I was bombing on TikTok. I tried making videos in English and in Spanish. I created travel vlogs, restaurant guides and several recipes. But none of it was resonating – until I finally cracked the code and started going viral, including with one of my favorite recipes: crispy smashed potatoes.

In the past few years, sharing healthy recipes on Instagram had become a passion of mine. I loved the idea of creating a dish in my own kitchen, then making a video that could inspire other cooks to try it too.

So I spent countless hours trying to figure out TikTok’s “for you” page – where the algorithm spews out a never-ending stream of addictive content. I immersed myself in the world of a soft-spoken beekeeper. A mom cooking for her 12 kids. An actual mermaid.

I learned that the app isn’t just about jokes and dancing. Some of the most fascinating TikTokers offer a window into their daily lives. What’s mundane to them – working in the South Pole or as a shearer – can be fascinating to the rest of us.

I work as an editor for The Washington Post based in Rio de Janeiro and soon realized that TikTok is location-based, meaning my videos were going out to a Brazilian audience. I decided to give Portuguese-language recipes a shot, showing how I use avocado as the savory filling for a tapioca, a Brazilian crepe. I explained that Americans tend to eat avocado with salt, not sugar, as it’s often served here. The views rolled in, reaching nearly 700,000. I uploaded a video of my typical breakfast – literally just a banana smoothie: 1.4 million views. Tomato soup. Oats. More smoothies.

All those recipes went viral.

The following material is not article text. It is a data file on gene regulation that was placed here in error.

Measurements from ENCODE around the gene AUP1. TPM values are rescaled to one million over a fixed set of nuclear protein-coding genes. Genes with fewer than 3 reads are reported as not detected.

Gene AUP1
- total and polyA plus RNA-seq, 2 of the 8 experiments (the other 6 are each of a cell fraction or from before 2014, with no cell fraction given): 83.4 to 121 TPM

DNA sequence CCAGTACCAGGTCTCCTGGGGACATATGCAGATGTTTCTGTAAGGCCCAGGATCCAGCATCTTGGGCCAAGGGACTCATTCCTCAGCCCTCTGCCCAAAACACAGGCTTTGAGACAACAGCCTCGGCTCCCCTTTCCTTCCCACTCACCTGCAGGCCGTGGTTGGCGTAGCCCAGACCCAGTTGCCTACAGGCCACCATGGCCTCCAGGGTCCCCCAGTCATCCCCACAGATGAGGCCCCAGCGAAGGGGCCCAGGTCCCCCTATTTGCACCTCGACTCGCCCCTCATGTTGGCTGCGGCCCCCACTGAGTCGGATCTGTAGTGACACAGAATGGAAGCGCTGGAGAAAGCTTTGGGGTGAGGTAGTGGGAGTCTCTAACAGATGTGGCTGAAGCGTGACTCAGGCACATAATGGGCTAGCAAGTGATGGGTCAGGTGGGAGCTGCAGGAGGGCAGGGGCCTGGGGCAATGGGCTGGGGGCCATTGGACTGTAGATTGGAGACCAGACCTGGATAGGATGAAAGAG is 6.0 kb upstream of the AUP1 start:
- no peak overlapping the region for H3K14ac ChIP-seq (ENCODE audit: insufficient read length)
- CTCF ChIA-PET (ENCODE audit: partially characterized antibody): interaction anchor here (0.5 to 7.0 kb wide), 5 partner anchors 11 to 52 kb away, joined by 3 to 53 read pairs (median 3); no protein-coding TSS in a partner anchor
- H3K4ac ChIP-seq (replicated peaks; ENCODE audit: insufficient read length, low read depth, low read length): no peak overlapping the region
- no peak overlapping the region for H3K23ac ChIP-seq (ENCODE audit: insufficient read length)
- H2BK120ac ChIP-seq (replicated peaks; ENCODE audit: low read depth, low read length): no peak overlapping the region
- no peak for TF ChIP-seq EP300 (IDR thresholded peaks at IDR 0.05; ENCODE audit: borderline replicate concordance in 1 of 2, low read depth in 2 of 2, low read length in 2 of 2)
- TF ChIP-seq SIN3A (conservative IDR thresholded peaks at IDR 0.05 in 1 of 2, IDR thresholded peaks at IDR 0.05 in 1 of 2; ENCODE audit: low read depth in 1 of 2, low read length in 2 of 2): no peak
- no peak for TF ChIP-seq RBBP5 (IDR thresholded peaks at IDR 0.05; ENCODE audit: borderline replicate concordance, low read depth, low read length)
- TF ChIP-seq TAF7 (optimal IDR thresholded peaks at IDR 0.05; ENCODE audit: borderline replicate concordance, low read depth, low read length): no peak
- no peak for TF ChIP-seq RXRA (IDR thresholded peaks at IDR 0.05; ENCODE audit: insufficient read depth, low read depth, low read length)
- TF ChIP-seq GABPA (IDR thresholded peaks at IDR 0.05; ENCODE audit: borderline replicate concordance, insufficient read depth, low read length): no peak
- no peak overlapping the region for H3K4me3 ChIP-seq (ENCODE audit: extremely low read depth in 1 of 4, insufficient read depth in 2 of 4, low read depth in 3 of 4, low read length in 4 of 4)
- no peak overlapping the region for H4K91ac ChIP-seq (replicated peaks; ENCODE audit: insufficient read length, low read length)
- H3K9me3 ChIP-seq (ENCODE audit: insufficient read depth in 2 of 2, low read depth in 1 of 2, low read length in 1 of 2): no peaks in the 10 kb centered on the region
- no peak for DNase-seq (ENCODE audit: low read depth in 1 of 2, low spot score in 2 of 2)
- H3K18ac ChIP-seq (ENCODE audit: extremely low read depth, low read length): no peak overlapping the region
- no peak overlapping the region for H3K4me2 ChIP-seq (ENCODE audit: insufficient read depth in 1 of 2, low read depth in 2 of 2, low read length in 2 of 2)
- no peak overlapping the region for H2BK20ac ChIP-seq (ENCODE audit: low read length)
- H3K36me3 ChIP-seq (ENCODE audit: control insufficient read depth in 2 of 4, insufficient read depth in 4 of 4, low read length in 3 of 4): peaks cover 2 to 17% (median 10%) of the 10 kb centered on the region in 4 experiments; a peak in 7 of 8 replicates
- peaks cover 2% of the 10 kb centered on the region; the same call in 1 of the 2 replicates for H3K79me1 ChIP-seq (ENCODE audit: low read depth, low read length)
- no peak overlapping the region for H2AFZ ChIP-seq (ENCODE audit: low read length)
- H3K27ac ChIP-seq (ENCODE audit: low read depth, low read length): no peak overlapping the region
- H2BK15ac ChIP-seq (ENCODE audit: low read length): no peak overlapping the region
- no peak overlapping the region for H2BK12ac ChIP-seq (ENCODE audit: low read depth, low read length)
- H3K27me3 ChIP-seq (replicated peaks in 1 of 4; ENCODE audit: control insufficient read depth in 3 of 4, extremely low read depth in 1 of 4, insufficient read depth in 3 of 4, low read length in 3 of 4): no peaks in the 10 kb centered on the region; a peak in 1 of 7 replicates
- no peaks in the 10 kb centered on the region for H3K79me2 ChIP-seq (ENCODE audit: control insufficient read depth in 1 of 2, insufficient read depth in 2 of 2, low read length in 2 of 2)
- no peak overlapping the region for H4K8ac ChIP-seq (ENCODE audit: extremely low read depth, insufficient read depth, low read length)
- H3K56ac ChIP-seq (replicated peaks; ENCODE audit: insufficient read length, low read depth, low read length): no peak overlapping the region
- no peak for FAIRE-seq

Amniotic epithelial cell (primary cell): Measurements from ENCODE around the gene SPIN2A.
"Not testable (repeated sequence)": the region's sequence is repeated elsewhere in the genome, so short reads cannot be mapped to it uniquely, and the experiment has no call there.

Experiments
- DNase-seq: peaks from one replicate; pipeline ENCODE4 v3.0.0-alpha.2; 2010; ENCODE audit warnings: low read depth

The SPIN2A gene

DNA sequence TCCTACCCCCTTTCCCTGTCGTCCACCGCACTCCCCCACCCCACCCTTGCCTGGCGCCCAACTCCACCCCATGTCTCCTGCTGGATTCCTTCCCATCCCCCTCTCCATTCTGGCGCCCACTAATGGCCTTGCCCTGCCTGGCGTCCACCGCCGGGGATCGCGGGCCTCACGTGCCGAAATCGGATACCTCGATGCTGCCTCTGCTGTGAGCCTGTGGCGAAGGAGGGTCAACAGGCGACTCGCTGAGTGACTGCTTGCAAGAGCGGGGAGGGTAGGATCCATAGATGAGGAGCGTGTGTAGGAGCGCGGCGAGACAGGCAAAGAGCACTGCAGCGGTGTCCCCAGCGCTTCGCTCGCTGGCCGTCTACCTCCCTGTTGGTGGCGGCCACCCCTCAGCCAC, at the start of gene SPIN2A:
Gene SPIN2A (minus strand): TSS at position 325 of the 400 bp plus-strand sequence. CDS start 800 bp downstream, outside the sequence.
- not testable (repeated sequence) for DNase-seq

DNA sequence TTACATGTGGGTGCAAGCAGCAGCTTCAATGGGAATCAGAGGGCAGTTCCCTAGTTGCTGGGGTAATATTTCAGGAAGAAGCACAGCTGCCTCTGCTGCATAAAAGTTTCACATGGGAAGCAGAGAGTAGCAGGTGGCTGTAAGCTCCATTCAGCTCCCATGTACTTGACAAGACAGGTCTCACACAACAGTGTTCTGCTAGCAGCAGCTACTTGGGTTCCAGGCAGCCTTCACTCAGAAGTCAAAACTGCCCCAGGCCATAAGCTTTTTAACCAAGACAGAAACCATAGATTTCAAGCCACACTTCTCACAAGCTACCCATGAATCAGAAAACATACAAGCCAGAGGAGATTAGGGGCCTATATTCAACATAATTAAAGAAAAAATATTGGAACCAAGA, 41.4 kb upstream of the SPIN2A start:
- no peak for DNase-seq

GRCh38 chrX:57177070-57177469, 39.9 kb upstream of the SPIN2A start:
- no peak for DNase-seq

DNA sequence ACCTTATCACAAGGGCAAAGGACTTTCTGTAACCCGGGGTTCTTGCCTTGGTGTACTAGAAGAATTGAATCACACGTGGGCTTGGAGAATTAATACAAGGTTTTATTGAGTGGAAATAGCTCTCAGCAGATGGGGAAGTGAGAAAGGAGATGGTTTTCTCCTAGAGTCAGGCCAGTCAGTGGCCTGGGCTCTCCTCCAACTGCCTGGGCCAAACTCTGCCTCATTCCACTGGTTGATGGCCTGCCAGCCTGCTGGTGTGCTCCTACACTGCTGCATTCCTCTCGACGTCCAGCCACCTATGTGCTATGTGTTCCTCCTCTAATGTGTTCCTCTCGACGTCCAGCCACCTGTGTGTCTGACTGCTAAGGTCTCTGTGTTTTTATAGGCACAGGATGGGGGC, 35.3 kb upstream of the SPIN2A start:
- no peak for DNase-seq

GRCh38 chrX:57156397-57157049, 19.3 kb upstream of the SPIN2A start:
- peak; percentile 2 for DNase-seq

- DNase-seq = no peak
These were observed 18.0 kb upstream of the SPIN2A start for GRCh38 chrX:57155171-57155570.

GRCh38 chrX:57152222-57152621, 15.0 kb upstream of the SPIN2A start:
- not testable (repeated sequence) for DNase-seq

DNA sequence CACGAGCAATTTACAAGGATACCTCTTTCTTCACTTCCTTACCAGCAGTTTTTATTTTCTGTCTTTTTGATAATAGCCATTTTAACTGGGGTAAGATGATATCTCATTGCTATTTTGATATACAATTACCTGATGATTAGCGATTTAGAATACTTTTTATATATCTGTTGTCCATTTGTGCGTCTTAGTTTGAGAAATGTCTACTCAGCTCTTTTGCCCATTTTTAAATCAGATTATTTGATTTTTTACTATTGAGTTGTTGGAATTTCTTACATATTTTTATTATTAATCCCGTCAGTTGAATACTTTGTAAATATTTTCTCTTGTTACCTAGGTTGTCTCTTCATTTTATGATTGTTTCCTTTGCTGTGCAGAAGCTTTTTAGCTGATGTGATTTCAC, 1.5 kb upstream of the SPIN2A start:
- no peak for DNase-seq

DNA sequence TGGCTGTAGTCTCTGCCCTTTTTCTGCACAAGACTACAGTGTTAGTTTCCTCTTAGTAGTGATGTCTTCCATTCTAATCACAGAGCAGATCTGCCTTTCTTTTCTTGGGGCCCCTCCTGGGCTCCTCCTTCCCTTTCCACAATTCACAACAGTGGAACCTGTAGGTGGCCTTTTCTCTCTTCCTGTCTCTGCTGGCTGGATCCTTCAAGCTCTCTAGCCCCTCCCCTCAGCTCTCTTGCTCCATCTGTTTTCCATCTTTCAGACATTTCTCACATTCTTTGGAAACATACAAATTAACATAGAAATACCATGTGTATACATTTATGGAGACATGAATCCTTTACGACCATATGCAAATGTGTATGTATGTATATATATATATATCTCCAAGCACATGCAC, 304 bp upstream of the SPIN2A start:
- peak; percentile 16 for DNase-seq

Most commenters were kind, but some chuckled over how I struggle to pronounce “peanuts” in Portuguese. Others were surprised to see a “gringa” eating something other than burgers and fries. Before long, my “for you” page was filled with videos of Brazilians in the United States showing some of the foods consumed there, drawing quips over the boxed mac ‘n’ cheeses, the frozen Trader Joe’s dinners and – overwhelmingly – the lack of rice and beans.

No wonder so many people were surprised that I was cooking. Those videos weren’t showing the full picture.

I absolutely refused to make french fries. Instead, to show how I cook potatoes, I shared a video of me preparing crispy smashed potatoes. I boiled baby potatoes, pressed them and roasted them with olive oil, salt and black pepper until they were crisp and golden. I finished them with a sprinkle of garlic powder and served them with a homemade sauce – not ketchup.

Within hours of publishing the recipe, the video had reached tens of thousands of views, then topped off at 1.6 million. Months later, I’m still getting tagged as people reshare the video on TikTok and Instagram – more so than any other recipe I’ve shared.

I rarely see comments anymore about how odd it is to see a gringa eating something other than fries and processed foods. My next goal: figuring out exactly how to say “peanuts.”

Crispy Roasted Potatoes with Creamy Chimichurri Sauce.  Photo by Rey Lopez for The Washington Post

Crispy Roasted Potatoes with Creamy Chimichurri Sauce


Active time: 45 minutes | Total time: 55 minutes, plus 2 hours to soak cashews

4 servings